Station Name: KILLINGWORTH
[Source: Alan Young]
Killingworth Station Gallery 2: September 1957 - May 1968
In September 1957 Class D20/1 No.62395 heads a local passenger train southbound through Killingworth station. The waiting shed, seen on the up platform, was constructed by the Newcastle & Berwick railway and given its timber-and-glass front by the NER. The tall NER signal box was opened in 1899. The standard style of NER footbridge had two staircases at each end enabling passengers to move safely between the platforms and for pedestrians on Station Road to cross the line when a train was expected and the gates were closed. The 4-4-0 loco was designed by Worsdell and built in June 1907 at the NER’s Gateshead works. It was withdrawn from 52D, Tweedmouth shed, in November 1957 and cut up in February 1958 at British Railways’ Darlington works, North Road.
In September 1957 Class D20/1 No.62396 heads a local passenger train from Alnwick southbound into Killingworth station. The ticket collector can be seen in the far right of the photograph. The waiting shed, seen on the up platform, was constructed by the Newcastle & Berwick railway and given its timber-and-glass front by the NER. The 4-4-0 loco was designed by Worsdell and built in September 1907 at the NER’s Gateshead works. It was withdrawn from 52D, Tweedmouth shed, in December 1957 and cut up later that month at British Railways’ Darlington works, North Road.
Photo by Les Turnbull
In 1957 there is brisk business at the Racecourse platform, with two trains calling. Until 1881 horse racing in Newcastle took place close to Grandstand Road on the city’s Town Moor (served by Moor Edge station on the line between Jesmond and Gosforth) but in that year the races were moved to Gosforth Park, and Killingworth became the railhead for horse-boxes and visitors to the races. To deal with this traffic some sidings were added, with an island and flanking platform for passengers who arrived and departed by special trains. In this view J39 No.64919 can be seen. This Gresley-designed 0-6-0 was built in October 1936 by Beyer Peacock at Gorton and withdrawn from 25F, Low Moor shed, on 3 December 1962; it was cut up at British Railways’ Darlington works, North Road, in June 1963.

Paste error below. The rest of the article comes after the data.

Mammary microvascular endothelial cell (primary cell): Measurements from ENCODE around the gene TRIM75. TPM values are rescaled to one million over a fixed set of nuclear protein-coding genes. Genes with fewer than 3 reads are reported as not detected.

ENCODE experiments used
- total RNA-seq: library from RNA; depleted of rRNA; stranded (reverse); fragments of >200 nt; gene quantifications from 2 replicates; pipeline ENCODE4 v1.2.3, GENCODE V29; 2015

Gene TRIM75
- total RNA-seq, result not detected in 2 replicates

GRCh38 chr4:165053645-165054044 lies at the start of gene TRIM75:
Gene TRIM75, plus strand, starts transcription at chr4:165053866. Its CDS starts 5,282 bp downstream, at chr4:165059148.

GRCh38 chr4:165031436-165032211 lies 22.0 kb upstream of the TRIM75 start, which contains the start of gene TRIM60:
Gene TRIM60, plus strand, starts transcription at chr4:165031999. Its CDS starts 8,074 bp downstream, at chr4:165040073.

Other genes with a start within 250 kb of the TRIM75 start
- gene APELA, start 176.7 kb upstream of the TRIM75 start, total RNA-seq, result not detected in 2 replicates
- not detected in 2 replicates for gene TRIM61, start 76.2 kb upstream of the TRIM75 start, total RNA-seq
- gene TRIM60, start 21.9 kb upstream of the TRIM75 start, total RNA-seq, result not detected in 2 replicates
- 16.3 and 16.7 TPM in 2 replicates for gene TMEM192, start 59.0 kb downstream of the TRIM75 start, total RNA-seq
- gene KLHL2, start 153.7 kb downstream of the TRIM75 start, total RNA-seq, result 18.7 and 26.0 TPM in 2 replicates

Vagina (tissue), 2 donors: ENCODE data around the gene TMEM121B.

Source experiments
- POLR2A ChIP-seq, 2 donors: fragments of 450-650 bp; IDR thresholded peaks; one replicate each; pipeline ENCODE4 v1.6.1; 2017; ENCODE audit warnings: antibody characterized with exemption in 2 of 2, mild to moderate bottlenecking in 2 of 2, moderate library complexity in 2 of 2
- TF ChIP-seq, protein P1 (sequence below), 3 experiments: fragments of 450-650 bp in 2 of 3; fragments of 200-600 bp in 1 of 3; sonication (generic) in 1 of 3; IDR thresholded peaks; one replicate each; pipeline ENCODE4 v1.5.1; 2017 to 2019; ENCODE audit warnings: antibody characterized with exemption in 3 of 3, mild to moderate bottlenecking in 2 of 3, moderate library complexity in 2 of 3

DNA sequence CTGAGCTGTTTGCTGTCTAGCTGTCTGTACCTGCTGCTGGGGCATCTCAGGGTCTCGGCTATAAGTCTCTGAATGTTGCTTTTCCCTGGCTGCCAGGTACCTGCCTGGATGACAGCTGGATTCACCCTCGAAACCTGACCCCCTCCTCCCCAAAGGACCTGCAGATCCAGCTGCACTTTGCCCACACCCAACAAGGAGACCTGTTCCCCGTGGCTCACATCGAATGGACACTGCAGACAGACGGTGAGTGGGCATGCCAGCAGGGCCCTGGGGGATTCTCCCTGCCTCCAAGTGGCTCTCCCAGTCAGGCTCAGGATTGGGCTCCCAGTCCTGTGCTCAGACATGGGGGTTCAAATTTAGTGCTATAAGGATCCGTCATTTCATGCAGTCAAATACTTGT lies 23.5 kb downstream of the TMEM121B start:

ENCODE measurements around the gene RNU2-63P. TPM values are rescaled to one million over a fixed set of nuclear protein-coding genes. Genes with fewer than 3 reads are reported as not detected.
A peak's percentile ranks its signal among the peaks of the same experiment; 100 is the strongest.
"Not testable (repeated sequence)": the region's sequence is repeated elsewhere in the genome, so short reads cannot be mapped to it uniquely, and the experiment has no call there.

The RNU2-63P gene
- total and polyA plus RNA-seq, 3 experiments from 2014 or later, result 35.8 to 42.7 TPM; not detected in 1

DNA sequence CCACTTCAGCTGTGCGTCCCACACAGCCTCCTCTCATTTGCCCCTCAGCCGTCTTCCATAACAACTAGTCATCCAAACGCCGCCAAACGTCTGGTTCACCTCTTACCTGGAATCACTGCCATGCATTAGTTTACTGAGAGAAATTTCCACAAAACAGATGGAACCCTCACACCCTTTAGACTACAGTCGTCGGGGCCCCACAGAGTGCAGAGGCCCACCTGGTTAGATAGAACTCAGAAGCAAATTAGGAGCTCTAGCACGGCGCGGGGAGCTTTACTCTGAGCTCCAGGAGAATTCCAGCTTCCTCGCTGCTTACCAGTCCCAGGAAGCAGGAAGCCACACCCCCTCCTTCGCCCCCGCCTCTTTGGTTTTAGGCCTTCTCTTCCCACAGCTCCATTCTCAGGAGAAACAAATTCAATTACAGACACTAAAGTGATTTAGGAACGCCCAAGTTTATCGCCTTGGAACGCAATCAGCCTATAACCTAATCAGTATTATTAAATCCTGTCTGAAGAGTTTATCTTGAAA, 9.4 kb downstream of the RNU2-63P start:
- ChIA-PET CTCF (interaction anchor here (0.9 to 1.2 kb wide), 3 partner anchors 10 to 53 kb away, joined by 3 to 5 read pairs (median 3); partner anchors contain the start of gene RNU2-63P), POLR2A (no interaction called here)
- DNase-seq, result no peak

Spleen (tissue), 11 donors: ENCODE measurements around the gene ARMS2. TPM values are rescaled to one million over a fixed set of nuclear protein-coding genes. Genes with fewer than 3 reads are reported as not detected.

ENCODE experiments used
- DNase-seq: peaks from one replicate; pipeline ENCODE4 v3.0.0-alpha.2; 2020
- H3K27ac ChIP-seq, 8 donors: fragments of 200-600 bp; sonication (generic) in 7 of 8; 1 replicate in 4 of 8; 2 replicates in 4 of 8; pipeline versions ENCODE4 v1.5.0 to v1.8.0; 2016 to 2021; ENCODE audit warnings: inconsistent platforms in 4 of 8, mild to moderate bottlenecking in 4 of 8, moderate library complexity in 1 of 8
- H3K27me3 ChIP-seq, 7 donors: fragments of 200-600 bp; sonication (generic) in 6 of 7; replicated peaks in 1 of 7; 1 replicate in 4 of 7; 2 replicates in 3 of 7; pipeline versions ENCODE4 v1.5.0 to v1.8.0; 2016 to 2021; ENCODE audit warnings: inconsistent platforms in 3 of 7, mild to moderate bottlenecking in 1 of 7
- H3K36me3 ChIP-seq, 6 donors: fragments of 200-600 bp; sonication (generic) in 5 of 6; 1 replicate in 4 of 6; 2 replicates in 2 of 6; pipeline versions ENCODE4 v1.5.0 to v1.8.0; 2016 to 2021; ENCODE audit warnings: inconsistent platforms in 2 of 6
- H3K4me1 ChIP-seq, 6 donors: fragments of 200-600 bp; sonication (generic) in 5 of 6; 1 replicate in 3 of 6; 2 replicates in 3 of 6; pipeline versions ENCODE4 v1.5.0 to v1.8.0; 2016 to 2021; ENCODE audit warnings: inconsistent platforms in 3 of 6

Photo by Ken Potts
A general view of Killingworth station, looking south-east from the ramp of the up platform in 1958. The station closed to passengers that year, and it is not known whether this view pre-dates or post-dates closure. The station is still in good order with its garden tidily maintained. In the distance Killingworth Sidings signal box can be seen, as can the signal gantries associated with the sidings. A rake of trucks is parked in the sidings.
Copyright photo from Stations UK
Looking south from Killingworth station c1959, on the right can be seen Killingworth Sidings signal box and the appropriately named ‘George Stephenson Inn’ on Great Lime Road. The signal gantry controlled access to and from the racecourse sidings behind the photographer.
Photo from David Dunn collection
Looking north-west towards Killingworth station on 2 January 1959. The down platform of the recently closed main line passenger station can be seen on the right with the sidings for racecourse traffic behind it, occupied by some wagons and brake vans. The gantry with its panoply of signals to control access to the sidings, and modest number to control egress, will be noted. Houses in Northfield Drive, on the extreme left, are under construction.